RTK-guidance systems cost about £12,000 extra, but that can be justified, CTF (Europe) calculations show. Without CTF, overlap savings – from tillage, drilling, combining and spraying – on a 500ha farm using minimum tillage (two passes plus sub-soiling once every four years) from using a satellite-corrected pass-to-pass guidance system are about £16/ha.

Moving to a full-blown CTF system with RTK will marginally increase overlap savings from the increased accuracy to about £18/ha. But the bigger savings will come from being able to reduce tillage operations, Mr Chamen suggests. “The minimum you should be able to knock off is one pass.”

That is because soil structure on the non-trafficked area will improve through less compaction and need less tillage to make a seed-bed (see panel). Often it can be direct-drilled, Mr Chamen says. And what cultivation is required should be easier, as the soil will lift up easily because it has not been squashed down by wheels, meaning lower-power tractors and less fuel.

Sub-soiling should only be necessary on tracked areas outside the main permanent tracks (which they aim to fill, not loosen), again cutting costs. Mr Chamen calculates tillage savings on a 500ha farm to be worth about £31/ha, in addition to the pass-to-pass savings. Add in an 8% yield increase (a conservative estimate based on research from UK and other countries), worth another £36/ha, and suddenly controlled traffic appears better value.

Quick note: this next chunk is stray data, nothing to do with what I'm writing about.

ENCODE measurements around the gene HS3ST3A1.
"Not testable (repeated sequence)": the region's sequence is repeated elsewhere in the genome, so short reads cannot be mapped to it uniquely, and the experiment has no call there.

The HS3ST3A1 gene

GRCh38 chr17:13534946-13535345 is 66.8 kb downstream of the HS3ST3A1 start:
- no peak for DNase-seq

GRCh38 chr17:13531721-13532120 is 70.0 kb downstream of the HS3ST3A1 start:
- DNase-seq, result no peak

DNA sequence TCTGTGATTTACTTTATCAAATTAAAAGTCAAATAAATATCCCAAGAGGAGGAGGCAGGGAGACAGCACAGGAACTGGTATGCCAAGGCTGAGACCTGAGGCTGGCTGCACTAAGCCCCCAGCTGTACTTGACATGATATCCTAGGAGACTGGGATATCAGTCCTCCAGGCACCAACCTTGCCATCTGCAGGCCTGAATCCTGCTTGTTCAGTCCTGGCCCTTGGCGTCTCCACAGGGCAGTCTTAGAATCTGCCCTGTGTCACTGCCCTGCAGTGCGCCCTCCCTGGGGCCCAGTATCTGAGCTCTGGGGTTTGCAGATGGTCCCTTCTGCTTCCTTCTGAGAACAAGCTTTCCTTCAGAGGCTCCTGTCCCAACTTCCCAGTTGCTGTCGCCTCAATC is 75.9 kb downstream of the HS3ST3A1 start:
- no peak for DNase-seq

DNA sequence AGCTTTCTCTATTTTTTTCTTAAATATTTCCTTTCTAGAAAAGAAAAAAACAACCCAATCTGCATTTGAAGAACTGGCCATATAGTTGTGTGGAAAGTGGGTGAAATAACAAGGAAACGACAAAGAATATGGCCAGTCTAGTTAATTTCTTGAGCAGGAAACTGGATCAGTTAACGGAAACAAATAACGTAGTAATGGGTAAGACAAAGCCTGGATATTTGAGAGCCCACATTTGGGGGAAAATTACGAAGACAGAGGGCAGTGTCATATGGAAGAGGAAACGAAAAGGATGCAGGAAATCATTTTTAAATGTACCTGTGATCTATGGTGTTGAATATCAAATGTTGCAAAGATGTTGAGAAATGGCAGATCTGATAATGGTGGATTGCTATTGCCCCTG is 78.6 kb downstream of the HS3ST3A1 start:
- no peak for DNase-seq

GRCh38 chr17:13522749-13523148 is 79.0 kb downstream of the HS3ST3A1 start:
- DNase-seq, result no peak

Table 1: Cost & return comparison for guidance systems

System

Costs

Returns/ha

 

 

 

Overlap savings

Tillage savings

Yield incr.

Net return

% overlap ROI

Min-till plus parallel tracking

£16,437

£16.29

£16.29

16

Min-till plus TRK and CTF

£28,706

£18.28

£31.17*

£35.91

£74.71

-1

  • £10.65 of this saving should be offset to fund a 15% return on capital investment
  • Costs calculated on 500ha farm with beans, wheat and oilseed rape

Source: CTF (Europe)

 

Table 2a: Predicted improvements using pass-to-pass and RTK guidance

Operation

Units

Primary Tillage

Sub-soil

Spraying (no tramlines)

Hectares cropped

ha

500

150

300

Implement width

m

6

6

24

Overlap without guidance

cm

50

25

100

Overlap with pass to pass guidance (% reduction)

cm

10 (7%)

10 (6%)

10 (6%)

Overlap with RTK guidance (% reduction)

cm

3 (8%)

3 (4%)

3 (4%)

Labour productivity without guidance

ha/hr

3.74

2.93

28.98

Labour productivity with pass to pass guidance

ha/hr

4.01

?

30.11

Labour productivity with RTK guidance

ha/hr

4.06

3.04

30.2

Passes / yr

 

2 (P2P)  1 (RTK)

1

1

 

Table 2b: Predicted improvements using pass-to-pass and RTK guidance

Operation

Drilling

Spraying (tramlines)

Combining

Fertiliser (tramlines)

Hectares cropped

500

500

500

500

Implement width

6

24

6.1

24

Overlap without guidance

20

75

60

75

Overlap with pass to pass guidance (% reduction)

10 (2%)

25 (2.1%)

10 (8%)

25 (2%)

Overlap with RTK guidance (% reduction)

3 (3%)

3 (3%)

3 (9%)

3 (3%)

Labour productivity without guidance

4.64

29.3

2.06

33.48

Labour productivity with pass to pass guidance

4.72

29.93

2.25

34.20

Labour productivity with RTK guidance

4.78

30.2

2.28

34.52

Passes / yr

1

7

1

3.5